A few lucky writers do get through – you might have one of their books on your nightstand – but even those are being rudely awakened to the new reality of far less marketing and promotional help from big publishers who, regardless, still control what their books will be and still take a big chunk of their profits. Other authors decide to go with smaller publishers who have little money to spend on anything but at least have a masthead. But for most writers this “auditioning” process can go on for years, during which time they edit, rewrite, and polish their manuscripts but, in most cases, see little progress in the quest to get them traditionally published.

I wrote a bit about this spinning journey in my piece, “Is Self-Publishing Killing Books? My Journey With After the Sucker Punch Answers the Question,” so I won’t reiterate beyond the obvious: when an industry becomes too exclusive, too restrictive; with contradictory standards, inexplicable or confused reasoning, and the inability – or wherewithal – to be open to much beyond the most obvious, the most predictably commercial, or the most connected, a revolution is going to happen. As it has.

While Big 5 and their gatekeepers were holding tight to their velvet ropes, Amazon opened their doors wide, giving independent authors of every ilk a place to publish, market (often with Amazon’s help), and sell their work, and, consequently, giving millions of readers the opportunity to buy it. As much as the naysayers bemoan this “muddying of the waters,” the fact is, books are not declining or becoming more generic because of Amazon; they are, more likely, expanding, with many new, talented writers finally getting an audience, one delighted to discover new work in, perhaps, a wider range of genres and styles than traditional publishers were willing to service. Some may sniff that self-published writers are a scruffy lot cranking out bad romance novels with sloppy manuscripts, amateur covers, and marginal skill – and some are. But there are also many who are remarkably talented, know their craft, and implement their impeccable standards with professional editors, formatters, and cover designers. Some of those writers are bestsellers. Some are famous. And some, like me, invite you to read our books now being independently published at Amazon to see just how they stack up against the “traditionals” (my book link is below… please, avail yourself and let me know; I’d be delighted to get your feedback, seriously!).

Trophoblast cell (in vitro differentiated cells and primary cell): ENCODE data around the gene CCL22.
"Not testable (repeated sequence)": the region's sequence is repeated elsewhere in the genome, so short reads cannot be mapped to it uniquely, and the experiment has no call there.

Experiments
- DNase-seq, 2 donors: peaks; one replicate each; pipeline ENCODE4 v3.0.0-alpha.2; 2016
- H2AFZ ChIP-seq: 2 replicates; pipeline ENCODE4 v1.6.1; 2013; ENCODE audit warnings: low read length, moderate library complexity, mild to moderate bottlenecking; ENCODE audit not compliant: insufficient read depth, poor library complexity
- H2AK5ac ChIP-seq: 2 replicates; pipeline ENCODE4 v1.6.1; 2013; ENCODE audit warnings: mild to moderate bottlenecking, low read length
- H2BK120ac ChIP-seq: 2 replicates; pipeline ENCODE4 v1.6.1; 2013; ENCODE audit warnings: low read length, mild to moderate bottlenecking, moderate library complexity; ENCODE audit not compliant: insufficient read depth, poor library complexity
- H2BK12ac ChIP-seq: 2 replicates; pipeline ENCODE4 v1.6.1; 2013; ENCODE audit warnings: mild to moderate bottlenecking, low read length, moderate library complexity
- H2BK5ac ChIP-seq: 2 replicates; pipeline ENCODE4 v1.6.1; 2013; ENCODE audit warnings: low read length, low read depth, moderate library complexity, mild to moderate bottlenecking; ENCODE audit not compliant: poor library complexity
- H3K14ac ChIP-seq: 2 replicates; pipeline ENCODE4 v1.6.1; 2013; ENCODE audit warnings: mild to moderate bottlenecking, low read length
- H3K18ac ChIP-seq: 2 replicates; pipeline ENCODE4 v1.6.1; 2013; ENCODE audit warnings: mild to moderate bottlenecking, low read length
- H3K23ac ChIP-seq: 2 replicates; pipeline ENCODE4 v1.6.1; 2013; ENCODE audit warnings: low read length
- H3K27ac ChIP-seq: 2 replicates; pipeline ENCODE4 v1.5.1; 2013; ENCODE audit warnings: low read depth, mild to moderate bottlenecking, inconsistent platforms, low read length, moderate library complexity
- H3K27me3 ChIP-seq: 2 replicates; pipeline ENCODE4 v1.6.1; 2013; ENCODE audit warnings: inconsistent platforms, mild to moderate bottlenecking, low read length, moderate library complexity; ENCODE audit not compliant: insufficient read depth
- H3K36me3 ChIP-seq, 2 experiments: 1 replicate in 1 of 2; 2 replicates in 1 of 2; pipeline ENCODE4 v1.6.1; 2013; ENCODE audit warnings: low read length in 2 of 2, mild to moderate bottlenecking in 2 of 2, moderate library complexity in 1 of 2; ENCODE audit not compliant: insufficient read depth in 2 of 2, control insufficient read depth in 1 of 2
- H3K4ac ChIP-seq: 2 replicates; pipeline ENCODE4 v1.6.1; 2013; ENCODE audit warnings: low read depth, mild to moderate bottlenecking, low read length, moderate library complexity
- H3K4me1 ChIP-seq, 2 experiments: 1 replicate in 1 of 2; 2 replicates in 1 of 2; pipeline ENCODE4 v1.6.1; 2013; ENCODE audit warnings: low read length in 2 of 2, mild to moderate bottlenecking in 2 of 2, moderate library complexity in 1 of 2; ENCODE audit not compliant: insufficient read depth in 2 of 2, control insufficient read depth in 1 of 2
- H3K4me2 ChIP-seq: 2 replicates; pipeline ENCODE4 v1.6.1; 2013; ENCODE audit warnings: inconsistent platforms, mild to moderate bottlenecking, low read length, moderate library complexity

When Slate’s Evan Hughes posits, “How do you notice a great book that never gets written?,” his concern might be more applicable to the writers big publishers have been ignoring for years. Their books are, now, not only getting written, but finally getting noticed, thanks to that “national tragedy” that is Amazon. Whatever this behemoth is or isn’t; whatever it’s doing right or wrong, all I know, after years of jumping through endless hoops in hopes of getting my work acknowledged, I’m done jumping. I’m putting my creative ass on the line, standing by my work, and selling my book on Amazon. As are millions of others.

For those of you raging, I hope this gets worked out to the benefit of the most worthy; in the meantime, we independents are marching with the revolution.

Reading What They Want image: LDW @ Fine Art America

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Visit www.lorrainedevonwilke.com for details and links to LDW’s books, music, photography, and articles.